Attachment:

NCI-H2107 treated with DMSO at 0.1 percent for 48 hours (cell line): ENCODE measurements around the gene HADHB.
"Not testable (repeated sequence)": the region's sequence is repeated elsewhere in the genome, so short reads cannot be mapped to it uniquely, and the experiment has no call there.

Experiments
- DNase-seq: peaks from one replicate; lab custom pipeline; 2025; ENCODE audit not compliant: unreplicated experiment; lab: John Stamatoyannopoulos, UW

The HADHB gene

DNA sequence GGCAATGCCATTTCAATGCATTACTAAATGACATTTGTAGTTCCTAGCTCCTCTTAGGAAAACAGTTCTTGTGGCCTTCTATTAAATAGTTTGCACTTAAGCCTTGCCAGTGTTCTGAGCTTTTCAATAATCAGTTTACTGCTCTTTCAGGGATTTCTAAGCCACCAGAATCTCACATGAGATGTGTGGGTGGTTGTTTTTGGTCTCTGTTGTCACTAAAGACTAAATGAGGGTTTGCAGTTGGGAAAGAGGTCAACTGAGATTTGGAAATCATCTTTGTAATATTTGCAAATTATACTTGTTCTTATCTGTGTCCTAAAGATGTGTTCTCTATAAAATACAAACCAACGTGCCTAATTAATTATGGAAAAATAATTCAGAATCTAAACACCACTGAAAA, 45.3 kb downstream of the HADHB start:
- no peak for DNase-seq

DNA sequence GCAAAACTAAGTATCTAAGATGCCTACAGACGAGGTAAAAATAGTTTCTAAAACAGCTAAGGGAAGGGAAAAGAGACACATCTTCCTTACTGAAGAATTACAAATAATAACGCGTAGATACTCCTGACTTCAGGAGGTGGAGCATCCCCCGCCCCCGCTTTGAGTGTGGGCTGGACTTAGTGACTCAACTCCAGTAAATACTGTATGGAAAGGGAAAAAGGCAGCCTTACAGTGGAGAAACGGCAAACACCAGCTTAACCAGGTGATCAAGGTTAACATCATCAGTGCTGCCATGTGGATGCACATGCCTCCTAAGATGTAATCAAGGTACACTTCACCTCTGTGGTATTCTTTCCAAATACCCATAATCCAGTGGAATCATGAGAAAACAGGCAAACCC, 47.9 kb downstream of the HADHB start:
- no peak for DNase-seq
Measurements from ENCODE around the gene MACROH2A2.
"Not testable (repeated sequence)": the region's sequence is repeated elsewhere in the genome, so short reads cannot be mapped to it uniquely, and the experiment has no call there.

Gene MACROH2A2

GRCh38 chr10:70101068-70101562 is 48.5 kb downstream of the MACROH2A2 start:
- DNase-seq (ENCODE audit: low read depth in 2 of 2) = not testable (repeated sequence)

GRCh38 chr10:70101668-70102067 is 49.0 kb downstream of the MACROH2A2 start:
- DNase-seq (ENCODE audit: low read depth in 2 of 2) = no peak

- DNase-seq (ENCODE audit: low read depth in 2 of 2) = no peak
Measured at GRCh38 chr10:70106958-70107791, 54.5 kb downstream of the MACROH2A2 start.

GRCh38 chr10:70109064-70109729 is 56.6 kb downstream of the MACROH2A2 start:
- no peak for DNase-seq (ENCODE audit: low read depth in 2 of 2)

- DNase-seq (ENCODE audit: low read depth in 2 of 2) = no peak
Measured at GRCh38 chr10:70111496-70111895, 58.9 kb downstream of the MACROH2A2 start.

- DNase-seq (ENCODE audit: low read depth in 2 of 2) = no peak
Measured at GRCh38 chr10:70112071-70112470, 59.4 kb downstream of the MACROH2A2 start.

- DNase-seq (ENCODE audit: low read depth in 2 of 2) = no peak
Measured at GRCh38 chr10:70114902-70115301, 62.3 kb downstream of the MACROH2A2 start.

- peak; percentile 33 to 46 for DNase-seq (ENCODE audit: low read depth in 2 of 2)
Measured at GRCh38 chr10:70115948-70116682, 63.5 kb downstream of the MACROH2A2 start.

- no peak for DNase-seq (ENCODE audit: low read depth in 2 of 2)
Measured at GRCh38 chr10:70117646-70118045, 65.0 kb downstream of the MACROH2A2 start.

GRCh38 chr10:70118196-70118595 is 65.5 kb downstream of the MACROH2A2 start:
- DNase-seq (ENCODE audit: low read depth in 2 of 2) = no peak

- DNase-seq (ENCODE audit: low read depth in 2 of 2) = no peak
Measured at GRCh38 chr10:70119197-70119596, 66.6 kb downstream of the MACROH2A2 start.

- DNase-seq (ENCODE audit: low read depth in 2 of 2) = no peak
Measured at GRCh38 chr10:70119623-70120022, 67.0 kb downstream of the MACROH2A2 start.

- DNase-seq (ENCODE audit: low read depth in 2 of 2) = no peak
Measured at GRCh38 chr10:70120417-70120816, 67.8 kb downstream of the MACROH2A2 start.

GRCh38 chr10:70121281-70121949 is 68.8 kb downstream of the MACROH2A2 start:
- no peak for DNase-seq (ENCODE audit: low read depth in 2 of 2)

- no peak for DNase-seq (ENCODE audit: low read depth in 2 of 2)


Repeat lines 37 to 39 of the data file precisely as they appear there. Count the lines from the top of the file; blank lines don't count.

- DNase-seq (ENCODE audit: low read depth in 2 of 2) = no peak
Measured at GRCh38 chr10:70120417-70120816, 67.8 kb downstream of the MACROH2A2 start.

GRCh38 chr10:70121281-70121949 is 68.8 kb downstream of the MACROH2A2 start: